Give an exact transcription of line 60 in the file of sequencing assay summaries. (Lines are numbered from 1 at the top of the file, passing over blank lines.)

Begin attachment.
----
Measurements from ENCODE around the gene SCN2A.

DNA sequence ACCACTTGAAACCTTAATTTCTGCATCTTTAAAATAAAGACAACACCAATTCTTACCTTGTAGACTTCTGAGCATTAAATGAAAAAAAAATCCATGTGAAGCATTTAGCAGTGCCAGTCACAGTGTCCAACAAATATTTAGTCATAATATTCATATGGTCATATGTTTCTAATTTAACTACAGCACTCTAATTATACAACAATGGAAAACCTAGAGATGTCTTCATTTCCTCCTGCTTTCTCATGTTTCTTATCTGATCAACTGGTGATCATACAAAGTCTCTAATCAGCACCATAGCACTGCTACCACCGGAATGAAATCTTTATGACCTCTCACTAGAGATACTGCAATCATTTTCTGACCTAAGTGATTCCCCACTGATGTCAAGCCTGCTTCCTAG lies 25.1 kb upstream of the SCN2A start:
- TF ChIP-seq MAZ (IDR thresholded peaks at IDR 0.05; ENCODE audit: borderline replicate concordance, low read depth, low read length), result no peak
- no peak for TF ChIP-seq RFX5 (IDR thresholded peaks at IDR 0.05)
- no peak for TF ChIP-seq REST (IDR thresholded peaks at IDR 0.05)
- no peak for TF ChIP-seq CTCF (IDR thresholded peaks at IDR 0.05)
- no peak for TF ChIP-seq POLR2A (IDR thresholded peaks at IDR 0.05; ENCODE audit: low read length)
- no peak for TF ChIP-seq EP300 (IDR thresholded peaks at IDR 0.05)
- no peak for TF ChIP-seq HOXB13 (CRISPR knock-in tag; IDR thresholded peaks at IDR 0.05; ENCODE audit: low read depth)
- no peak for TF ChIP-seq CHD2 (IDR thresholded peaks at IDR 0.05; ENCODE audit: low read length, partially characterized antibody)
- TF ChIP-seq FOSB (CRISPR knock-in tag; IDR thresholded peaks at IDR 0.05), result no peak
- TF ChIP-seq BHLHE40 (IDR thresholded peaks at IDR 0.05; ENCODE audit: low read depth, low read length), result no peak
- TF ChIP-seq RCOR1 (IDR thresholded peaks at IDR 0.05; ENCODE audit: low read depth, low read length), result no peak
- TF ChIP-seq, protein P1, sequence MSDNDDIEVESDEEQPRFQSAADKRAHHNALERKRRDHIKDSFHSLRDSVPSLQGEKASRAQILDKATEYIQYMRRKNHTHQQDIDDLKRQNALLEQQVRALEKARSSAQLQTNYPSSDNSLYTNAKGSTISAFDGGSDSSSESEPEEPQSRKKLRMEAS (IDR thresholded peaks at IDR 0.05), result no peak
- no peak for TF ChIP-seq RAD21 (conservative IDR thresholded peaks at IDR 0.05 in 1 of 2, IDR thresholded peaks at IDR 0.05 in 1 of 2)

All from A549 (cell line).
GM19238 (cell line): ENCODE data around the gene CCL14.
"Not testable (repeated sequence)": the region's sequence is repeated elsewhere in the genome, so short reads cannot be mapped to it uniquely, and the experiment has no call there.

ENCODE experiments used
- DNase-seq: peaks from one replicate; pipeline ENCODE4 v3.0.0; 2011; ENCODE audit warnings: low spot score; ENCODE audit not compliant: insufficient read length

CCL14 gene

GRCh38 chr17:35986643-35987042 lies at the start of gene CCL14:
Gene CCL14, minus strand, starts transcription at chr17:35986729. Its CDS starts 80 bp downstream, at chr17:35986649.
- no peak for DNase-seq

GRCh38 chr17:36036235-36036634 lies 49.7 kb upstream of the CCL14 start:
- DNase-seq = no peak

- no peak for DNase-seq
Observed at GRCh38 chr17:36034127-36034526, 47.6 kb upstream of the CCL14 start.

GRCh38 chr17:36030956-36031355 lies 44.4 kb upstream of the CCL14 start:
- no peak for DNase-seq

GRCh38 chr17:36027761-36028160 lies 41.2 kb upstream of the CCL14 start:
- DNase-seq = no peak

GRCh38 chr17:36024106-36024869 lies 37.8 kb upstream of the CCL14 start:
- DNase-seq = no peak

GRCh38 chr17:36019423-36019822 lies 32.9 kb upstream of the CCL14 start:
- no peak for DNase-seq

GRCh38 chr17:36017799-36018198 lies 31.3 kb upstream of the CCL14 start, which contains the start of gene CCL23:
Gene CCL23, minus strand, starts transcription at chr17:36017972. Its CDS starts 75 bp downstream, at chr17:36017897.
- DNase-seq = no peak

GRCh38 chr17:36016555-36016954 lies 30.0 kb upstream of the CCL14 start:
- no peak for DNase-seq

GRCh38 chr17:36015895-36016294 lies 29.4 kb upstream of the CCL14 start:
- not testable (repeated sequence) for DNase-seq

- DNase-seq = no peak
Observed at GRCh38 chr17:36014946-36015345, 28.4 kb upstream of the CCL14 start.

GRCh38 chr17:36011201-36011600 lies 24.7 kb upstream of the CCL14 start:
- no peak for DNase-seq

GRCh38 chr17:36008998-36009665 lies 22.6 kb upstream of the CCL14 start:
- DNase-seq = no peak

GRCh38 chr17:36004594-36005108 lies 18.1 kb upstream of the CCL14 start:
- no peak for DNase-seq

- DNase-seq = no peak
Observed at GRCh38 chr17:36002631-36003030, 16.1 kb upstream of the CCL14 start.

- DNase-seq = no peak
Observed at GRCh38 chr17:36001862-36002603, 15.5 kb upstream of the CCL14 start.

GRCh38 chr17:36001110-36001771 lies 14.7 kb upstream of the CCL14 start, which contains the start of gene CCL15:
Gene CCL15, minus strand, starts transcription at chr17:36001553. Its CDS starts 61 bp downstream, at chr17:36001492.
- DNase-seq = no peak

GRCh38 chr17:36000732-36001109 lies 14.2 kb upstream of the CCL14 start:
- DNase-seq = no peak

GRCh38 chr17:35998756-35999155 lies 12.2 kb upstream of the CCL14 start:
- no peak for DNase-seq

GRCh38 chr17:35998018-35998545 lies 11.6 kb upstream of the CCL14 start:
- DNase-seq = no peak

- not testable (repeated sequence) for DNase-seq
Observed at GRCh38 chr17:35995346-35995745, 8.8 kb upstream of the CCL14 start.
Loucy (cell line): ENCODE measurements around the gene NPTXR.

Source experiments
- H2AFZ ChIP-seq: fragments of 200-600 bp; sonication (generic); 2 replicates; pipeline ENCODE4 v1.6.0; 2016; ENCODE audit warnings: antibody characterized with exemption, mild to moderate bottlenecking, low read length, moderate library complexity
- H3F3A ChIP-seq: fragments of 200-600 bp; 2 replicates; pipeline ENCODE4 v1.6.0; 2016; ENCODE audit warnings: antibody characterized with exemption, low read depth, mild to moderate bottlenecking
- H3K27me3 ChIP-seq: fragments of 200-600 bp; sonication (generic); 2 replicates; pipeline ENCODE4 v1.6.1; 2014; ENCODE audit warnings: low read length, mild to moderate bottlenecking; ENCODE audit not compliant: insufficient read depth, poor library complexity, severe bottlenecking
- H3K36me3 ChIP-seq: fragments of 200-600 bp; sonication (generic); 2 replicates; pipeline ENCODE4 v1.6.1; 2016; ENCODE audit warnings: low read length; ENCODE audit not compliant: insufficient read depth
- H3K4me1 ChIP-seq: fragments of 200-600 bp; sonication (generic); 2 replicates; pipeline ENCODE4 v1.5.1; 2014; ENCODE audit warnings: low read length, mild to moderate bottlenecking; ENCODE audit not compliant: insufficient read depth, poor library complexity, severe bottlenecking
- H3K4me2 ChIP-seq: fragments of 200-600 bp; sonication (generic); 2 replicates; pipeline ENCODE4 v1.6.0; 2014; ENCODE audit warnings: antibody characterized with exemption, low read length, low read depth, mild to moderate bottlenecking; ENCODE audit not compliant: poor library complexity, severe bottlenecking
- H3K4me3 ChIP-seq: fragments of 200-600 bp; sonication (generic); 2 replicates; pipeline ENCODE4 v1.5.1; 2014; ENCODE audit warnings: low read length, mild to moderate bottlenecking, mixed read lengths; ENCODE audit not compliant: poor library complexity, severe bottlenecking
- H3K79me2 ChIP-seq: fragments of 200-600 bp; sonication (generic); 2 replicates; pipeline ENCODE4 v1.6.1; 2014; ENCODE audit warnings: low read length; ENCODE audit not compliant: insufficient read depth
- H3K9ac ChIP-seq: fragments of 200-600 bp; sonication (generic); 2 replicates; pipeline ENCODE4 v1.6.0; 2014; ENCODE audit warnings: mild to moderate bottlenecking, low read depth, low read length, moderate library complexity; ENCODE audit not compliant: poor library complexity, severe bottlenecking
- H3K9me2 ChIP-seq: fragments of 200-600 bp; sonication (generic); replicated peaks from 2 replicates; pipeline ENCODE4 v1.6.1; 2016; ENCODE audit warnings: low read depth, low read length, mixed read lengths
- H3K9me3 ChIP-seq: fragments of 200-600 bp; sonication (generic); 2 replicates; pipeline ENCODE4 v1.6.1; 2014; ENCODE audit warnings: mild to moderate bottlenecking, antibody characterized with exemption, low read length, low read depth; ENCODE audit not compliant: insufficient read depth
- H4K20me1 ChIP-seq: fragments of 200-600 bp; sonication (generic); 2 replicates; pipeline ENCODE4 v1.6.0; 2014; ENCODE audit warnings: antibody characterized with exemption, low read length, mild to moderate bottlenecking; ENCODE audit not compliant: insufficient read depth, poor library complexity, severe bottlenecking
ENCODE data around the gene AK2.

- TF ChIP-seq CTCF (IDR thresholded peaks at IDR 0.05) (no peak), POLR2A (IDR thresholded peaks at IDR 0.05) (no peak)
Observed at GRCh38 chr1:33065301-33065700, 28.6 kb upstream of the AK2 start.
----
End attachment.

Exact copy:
- DNase-seq = no peak